Tag Archives: geothermal

The Evolution of Geothermal

You can only operate a geothermal power plant in the presence of abundant geothermal energy, right? Wrong! Well, sort of.

Source: Personal Collection

Geysir, Iceland
Source: Personal Collection

Historically, the building and operation of geothermal power plants has been tightly restricted to geothermally active areas. Think places like New Zealand, Iceland and the Philippines, where energy literally comes bubbling out of the ground in the form of hot springs, geysers and steam. These areas are usually found on the boundaries of the huge tectonic plates that make up the earth’s lithosphere. Along the borders of these plates, geothermally heated aquifers often flow relatively close to the surface, and these sources of energy are simply begging to be harnessed. The problem is, however, that the areas where these conditions exist make up less than 10 percent of Earth’s dry land.

What About the Cool 90 Percent?

Here is the good news. Geothermal energy originates below the earth’s crust, where the steady decay of naturally radioactive materials produces heat continually. Theoretically, this source of energy is available virtually everywhere, albeit at a greater depth than in the previously mentioned, geothermal areas. The total amount of thermal energy within a depth of 10 km from the earth’s surface is estimated to be 50,000 times greater than all the natural gas and oil resources in the world.

Efforts to harness this hidden energy are already being made in various places across the globe, using a new technology called Enhanced Geothermal Systems (EGS). The method essentially expands traditional geothermal energy production through the use of hydraulic fracturing. It consists of drilling a well to a depth of about 3 to 10 km, where temperature levels are usually between 70 and 315°C. In contrast to EGS, traditional geothermal power plants usually only require wells that are 2 to 3 km deep, in order to reach the same temperature levels. Upon reaching this depth, water is pumped into the dry layers of hot rock at high pressure, which causes the rocks to break and thus increases their permeability. Cold water is then pumped down through an injection well, where it flows through the hot rocks before returning back to the surface as steam, through a separate well. The steam is then run through a turbine where it produces electricity, before it is cooled and condensed, and pumped back into the ground.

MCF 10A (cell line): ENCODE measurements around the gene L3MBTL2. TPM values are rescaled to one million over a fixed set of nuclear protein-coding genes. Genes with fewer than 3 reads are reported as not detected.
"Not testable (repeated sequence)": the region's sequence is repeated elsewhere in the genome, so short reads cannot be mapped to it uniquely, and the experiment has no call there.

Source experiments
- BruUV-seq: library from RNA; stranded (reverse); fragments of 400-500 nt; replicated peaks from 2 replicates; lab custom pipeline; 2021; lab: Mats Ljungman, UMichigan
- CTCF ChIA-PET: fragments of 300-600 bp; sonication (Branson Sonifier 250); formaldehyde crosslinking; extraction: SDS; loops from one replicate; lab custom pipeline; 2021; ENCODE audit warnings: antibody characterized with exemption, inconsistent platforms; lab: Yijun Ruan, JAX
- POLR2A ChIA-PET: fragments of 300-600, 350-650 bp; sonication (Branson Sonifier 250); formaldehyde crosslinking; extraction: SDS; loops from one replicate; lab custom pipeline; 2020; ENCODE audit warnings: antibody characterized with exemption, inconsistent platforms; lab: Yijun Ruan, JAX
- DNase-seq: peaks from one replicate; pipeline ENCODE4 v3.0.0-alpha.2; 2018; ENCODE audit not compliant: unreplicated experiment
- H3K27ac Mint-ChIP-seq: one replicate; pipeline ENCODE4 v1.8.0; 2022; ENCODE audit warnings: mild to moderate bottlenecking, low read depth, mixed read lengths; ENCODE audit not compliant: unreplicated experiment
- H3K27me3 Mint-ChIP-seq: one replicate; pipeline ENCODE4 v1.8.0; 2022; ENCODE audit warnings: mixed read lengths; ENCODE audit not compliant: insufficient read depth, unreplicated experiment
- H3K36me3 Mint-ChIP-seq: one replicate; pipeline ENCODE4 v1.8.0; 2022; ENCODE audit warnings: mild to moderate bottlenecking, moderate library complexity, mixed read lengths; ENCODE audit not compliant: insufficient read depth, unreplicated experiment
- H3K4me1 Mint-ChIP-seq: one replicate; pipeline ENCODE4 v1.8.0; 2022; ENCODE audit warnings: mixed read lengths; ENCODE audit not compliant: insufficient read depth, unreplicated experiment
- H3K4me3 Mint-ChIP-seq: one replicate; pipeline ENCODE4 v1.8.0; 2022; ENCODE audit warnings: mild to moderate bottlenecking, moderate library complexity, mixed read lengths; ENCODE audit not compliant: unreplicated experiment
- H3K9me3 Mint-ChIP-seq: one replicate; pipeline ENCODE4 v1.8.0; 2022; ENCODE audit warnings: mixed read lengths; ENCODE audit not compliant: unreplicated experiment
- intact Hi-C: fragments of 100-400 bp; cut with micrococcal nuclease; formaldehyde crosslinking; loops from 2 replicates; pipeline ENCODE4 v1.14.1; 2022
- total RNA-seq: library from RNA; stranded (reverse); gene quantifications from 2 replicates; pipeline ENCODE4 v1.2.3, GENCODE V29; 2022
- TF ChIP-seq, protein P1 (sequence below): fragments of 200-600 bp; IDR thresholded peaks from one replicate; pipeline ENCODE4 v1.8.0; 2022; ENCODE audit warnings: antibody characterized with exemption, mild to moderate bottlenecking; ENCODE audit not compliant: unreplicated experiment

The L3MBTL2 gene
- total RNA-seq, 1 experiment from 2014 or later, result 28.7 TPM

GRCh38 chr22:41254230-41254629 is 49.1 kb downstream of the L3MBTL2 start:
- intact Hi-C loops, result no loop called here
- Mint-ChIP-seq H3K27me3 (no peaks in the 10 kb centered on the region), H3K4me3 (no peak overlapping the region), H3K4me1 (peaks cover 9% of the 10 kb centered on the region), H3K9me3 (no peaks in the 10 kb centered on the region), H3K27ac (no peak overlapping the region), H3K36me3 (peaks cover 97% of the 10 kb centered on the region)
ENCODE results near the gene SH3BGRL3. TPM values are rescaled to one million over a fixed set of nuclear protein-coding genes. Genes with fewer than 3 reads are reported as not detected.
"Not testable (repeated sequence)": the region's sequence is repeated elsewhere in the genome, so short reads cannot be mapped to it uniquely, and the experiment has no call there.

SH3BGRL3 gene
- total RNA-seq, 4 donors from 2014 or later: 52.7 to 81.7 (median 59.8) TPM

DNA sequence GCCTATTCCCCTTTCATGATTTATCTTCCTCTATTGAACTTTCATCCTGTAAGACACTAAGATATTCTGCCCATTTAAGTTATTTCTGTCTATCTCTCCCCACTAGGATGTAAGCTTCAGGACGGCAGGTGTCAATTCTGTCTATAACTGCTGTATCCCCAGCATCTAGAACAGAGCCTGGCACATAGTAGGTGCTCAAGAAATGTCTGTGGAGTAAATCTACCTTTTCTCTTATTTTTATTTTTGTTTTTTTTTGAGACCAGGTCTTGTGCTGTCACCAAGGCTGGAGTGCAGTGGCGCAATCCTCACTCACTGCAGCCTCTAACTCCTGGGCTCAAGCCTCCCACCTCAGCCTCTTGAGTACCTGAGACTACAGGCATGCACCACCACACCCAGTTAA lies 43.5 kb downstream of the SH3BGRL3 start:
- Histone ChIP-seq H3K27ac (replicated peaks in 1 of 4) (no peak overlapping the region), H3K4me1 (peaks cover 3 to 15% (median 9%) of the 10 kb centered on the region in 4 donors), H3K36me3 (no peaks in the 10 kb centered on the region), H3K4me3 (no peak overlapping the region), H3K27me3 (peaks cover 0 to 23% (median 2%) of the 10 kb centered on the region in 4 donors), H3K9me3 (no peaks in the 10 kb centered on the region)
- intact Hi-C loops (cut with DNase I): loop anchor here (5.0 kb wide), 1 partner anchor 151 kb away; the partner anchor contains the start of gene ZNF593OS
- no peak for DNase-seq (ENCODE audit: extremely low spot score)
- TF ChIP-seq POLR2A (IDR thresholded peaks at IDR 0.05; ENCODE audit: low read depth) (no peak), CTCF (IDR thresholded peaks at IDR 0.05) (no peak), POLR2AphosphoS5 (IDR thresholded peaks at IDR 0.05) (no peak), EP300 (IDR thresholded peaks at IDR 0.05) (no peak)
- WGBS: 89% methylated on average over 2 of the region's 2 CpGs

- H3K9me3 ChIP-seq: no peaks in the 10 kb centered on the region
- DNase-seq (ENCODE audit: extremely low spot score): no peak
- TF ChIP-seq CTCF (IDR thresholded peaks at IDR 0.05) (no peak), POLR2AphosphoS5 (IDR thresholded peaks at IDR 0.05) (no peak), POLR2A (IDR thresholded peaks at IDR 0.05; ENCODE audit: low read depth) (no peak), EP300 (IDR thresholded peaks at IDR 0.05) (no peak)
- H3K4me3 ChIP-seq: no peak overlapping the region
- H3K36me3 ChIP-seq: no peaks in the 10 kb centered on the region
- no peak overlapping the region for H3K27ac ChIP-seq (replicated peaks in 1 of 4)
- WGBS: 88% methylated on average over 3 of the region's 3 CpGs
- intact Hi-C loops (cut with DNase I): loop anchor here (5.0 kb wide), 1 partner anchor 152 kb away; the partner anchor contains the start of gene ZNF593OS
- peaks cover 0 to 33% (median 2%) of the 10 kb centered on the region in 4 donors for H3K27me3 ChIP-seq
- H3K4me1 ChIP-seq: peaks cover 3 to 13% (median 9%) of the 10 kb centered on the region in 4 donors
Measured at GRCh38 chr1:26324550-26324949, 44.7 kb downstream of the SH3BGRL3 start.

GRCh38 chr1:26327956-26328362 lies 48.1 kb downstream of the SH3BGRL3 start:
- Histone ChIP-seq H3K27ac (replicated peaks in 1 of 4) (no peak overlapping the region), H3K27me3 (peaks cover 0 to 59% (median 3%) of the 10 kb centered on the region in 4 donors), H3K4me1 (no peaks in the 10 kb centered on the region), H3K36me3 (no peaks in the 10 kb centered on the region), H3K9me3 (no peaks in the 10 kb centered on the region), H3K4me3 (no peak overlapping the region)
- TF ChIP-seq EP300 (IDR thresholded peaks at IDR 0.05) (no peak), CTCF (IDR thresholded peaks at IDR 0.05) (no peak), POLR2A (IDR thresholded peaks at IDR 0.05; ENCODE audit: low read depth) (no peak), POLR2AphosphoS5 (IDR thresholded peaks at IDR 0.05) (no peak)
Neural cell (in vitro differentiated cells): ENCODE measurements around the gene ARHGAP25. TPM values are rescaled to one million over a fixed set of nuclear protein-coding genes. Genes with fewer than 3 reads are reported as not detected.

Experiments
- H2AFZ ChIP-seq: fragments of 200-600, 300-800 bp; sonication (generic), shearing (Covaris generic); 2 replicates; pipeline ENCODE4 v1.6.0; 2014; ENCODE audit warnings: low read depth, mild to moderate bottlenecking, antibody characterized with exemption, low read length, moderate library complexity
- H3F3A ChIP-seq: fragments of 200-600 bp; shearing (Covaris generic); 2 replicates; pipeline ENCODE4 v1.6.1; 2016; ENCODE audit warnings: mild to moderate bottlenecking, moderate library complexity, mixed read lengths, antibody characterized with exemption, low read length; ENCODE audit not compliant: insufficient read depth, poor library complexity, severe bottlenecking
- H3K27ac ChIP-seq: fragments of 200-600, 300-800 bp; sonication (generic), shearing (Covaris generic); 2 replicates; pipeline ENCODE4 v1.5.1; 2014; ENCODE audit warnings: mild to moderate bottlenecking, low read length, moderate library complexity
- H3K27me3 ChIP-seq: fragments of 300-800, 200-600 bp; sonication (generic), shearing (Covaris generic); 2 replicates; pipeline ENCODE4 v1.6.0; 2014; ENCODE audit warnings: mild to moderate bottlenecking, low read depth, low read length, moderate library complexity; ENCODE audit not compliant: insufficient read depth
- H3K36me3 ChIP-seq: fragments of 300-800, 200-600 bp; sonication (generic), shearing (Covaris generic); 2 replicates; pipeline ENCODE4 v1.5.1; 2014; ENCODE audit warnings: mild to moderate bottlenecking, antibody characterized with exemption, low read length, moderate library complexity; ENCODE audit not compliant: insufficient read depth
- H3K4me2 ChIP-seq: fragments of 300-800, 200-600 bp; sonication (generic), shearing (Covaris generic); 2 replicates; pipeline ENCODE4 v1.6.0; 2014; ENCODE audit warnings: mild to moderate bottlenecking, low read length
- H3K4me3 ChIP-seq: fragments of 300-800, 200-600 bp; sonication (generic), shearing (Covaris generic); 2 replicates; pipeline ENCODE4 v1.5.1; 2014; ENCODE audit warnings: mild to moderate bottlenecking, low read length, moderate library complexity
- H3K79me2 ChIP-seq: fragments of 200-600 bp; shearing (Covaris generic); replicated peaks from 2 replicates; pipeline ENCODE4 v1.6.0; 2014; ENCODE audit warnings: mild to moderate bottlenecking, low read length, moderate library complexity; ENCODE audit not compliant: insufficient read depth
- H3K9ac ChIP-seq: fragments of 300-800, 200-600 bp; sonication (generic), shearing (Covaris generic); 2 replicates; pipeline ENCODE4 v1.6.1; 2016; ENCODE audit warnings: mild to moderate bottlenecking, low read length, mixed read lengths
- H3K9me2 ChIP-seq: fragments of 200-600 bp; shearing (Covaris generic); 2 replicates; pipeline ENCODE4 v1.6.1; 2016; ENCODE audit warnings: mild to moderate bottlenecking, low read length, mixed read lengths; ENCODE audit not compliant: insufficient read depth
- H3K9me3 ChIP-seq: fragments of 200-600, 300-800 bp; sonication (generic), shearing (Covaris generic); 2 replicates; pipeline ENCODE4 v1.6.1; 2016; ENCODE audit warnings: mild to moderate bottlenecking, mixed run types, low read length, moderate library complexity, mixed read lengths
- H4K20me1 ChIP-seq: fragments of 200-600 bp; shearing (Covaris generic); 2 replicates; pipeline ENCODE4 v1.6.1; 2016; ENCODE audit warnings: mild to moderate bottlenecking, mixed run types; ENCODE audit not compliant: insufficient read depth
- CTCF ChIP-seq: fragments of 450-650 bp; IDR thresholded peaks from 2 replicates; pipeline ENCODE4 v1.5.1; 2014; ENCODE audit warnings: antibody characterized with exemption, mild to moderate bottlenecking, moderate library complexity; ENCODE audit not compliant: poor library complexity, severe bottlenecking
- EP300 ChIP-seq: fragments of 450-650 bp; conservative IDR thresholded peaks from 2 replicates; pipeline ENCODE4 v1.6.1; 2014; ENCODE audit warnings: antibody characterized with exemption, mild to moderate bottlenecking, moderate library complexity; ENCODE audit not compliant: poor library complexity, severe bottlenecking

Source: EERE

The EGS Process
Source: EERE

An Earth-Shaking Prospect

This technology offers a number of different benefits. First of all, it introduces a vast supply of geothermal energy potential to areas that have hitherto been considered too cold for such ventures. The EGS technology also enjoys many of the same benefits associated with traditional geothermal energy production. It is a steady, renewable source of energy and geothermal plants require very little land space per MW produced, in comparison to other types of power plants. However, drilling in itself is a messy and expensive business, and as the technology is still in its infancy, the upfront cost of an EGS project remains very high.

The technology also has to deal with the issue of induced seismicity, as the injected water can act as lubricant on highly stressed layers of rock near geological fault lines. In 2009, a $60 million EGS venture was cancelled in Basel, Switzerland, due to a flurry of earthquakes that were generated as a result of the project. While the momentum of EGS has been lessened by setbacks such as the Basel shutdown, as well as the under-delivery of other ongoing projects, the potential benefits that the technology promises are hard to negate. Proponents of EGS are still willing to brace the significant learning curve that lies ahead, before the technique becomes both technologically refined and cost competitive, and geothermal becomes a global source of renewable energy.



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Iceland’s Geothermal Energy & Potential for Export through Underground Cable

Overview of Geothermal Energy in Iceland

Located on the Mid-Atlantic Ridge, Iceland is an island built for geothermal energy production.  With temperatures ranging from 150°F to over 500°F just miles below the surface, the potential for geothermal energy in Iceland is seemingly limitless (1).

But Icelanders don’t even have to go a mile below the surface in order to find their resource.  There are several regions on the island where these temperatures are at the surface!


The nation has developed a substantial number of geothermal fields, both high (150 degrees Celsius at a depth of 1km) and low (<150 degrees Celsius at a depth of 1km) temperature fields (1).  From these fields, Iceland produced 155.2 PJ or 65% of the nation’s annual energy use in 2010 (2).